Yes, I said it. Trade wars are bullish for the stock market and here is the rationale behind it. Since obviously, President Trump only cares about the stock market going up so he becomes richer (and maybe his base), the trade war he is starting will make the one body that can actively do something, the Fed, act. The Fed is planning on having 3 interest rate hikes this year and next year. The Fed just raised rates at its latest meeting. If a trade war were to see the US and China trading barbs with tariffs on goods, the Fed will not raise interest rates any more. If it was that dire, the Fed could even lower interest rates back. China could even retaliate and start dumping Treasury’s, which than the Fed will intervene and buy these Treasury’s and increase its balance sheet. In all these scenarios of the trade war, the Fed’s moves, independent of Trump, will be music to the markets pushing stocks higher. We have seen this over the last 10 years with the Fed stepping in to prop up the markets. So Trump in his rambling incoherent wisdom will show that a trade war is actually bullish for stocks.
Now for trading during this holiday shortened week, we will watch for the latest escalation between the US, Europe and China on potential tariffs. On the economic calendar, we have Consumer Confidence and US GDP.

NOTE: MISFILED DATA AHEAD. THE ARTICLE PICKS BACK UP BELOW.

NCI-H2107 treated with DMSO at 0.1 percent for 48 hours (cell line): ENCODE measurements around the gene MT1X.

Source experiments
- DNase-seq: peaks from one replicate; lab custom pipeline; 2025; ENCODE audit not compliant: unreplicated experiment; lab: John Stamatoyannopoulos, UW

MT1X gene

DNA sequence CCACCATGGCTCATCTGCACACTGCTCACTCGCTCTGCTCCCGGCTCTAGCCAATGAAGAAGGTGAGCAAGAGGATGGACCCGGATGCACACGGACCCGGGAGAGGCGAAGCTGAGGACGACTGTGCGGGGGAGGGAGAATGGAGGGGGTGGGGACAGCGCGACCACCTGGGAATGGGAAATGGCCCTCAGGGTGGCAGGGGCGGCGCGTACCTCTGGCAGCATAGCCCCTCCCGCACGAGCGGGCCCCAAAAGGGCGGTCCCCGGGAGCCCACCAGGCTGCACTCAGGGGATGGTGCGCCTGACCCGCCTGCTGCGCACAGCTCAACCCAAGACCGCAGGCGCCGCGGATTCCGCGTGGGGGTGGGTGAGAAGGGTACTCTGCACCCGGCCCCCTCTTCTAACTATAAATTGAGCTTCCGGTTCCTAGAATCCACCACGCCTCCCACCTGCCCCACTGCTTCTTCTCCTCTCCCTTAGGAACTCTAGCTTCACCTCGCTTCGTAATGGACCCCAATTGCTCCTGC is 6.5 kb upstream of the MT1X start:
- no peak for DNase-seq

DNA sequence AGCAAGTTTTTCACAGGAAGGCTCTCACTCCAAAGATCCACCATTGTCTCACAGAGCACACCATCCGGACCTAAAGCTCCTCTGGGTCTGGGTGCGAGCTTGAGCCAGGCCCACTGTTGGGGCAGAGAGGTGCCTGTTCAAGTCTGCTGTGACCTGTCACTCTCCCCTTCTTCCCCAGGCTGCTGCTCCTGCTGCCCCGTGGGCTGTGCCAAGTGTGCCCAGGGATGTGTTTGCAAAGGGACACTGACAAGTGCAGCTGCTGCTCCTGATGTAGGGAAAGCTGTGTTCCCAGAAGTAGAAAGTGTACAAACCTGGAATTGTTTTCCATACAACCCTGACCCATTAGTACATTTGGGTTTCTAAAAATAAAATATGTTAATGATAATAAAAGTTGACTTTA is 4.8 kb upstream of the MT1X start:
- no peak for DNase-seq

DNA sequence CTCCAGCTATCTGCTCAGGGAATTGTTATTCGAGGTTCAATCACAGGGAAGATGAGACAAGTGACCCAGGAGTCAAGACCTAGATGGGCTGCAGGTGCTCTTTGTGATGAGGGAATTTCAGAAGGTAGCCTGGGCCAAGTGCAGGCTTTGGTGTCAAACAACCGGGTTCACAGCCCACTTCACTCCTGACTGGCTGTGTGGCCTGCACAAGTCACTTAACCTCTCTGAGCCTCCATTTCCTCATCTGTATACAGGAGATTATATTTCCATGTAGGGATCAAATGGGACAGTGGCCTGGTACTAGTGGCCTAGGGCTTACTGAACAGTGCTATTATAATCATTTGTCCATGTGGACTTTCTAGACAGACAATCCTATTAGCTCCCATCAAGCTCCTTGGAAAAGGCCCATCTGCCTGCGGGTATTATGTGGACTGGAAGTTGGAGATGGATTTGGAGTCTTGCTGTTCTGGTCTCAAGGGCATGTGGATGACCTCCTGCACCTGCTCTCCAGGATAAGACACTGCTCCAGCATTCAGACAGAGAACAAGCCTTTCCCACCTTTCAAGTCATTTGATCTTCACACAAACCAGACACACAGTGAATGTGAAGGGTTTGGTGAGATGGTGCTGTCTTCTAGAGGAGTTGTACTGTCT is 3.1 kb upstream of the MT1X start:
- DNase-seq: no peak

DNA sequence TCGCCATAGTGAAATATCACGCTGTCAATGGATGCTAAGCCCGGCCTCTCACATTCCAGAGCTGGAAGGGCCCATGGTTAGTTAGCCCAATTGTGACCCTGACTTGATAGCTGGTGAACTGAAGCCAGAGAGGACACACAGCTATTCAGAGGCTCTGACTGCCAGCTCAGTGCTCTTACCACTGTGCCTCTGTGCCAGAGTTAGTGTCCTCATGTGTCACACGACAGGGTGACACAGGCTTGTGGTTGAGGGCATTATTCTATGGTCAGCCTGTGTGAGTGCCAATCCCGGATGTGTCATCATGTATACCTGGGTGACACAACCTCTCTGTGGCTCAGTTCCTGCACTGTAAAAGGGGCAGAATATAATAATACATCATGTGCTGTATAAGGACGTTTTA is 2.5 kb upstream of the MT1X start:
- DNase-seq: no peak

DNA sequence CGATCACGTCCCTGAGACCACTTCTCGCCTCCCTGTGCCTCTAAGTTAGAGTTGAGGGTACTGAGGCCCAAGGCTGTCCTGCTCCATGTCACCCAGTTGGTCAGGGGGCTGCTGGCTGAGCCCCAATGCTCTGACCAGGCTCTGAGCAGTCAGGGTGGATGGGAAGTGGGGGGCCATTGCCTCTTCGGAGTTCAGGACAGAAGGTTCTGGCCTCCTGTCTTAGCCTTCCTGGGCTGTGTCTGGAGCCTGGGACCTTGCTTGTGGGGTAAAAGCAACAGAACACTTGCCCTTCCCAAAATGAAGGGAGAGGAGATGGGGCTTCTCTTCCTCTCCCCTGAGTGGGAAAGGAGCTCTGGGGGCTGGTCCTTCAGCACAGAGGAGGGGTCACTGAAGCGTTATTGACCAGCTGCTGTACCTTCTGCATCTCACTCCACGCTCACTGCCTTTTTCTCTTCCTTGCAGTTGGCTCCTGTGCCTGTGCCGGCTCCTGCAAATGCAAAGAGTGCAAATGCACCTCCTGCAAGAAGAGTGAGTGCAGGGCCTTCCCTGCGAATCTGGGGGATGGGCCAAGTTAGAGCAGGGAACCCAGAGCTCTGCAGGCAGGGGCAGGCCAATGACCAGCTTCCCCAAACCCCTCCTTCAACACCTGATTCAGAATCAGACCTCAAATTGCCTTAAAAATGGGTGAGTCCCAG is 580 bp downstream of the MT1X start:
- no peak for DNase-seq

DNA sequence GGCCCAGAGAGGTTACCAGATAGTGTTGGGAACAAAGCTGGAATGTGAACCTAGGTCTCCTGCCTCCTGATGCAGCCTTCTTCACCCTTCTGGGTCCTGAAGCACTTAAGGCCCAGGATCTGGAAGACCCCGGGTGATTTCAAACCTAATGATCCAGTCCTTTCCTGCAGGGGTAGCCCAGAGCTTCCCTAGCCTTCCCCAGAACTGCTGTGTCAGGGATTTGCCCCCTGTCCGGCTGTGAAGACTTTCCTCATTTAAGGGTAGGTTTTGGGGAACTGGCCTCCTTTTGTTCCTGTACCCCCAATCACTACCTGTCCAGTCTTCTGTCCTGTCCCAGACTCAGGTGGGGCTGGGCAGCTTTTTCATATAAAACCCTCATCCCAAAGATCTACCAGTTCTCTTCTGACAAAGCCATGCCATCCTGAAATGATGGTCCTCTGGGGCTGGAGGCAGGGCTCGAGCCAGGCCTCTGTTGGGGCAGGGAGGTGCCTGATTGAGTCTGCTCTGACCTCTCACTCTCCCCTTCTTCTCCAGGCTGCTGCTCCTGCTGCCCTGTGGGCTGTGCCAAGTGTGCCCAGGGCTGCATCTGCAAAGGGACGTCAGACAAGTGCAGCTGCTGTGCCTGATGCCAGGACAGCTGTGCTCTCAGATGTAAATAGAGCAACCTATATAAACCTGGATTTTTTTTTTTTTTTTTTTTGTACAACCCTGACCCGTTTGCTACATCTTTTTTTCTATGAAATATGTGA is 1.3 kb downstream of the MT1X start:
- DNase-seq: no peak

Trade Wars: So obviously, nobody likes any wars but investors will be watching to see if President Trumps announced tariffs have countries announcing tariffs of their own. As we have seen with recent tariff announcements, the markets react negatively having 700 point or 2.5% down days for the Dow and broader markets. Any additional announcements will see equities go lower. However, investors will move into safer assets such as Treasury’s and the Japanese Yen, pushing Treasury yields lower.
GDP Final Release: On Thursday (3/29) we get our third and final release of US GDP for the 4th quarter of 2017. The first release is the most impactful, the 2nd not so much. On the 3rd, if a line item were to surprise final, the markets can react accordingly. If we get better than expected information with this reading on the consumer, we can expect to see equities go higher. If the consumer comes in weaker than expected, expect equities to fall.
Good Friday: Markets are closed in the US, Canada and Europe this Friday (3/30) for Good Friday. These same European markets (not the US) are closed the following Monday for Easter. Somewhere in Europe this Thursday, Homer Simpson is saying, “WooHoo, 4 day weekend!”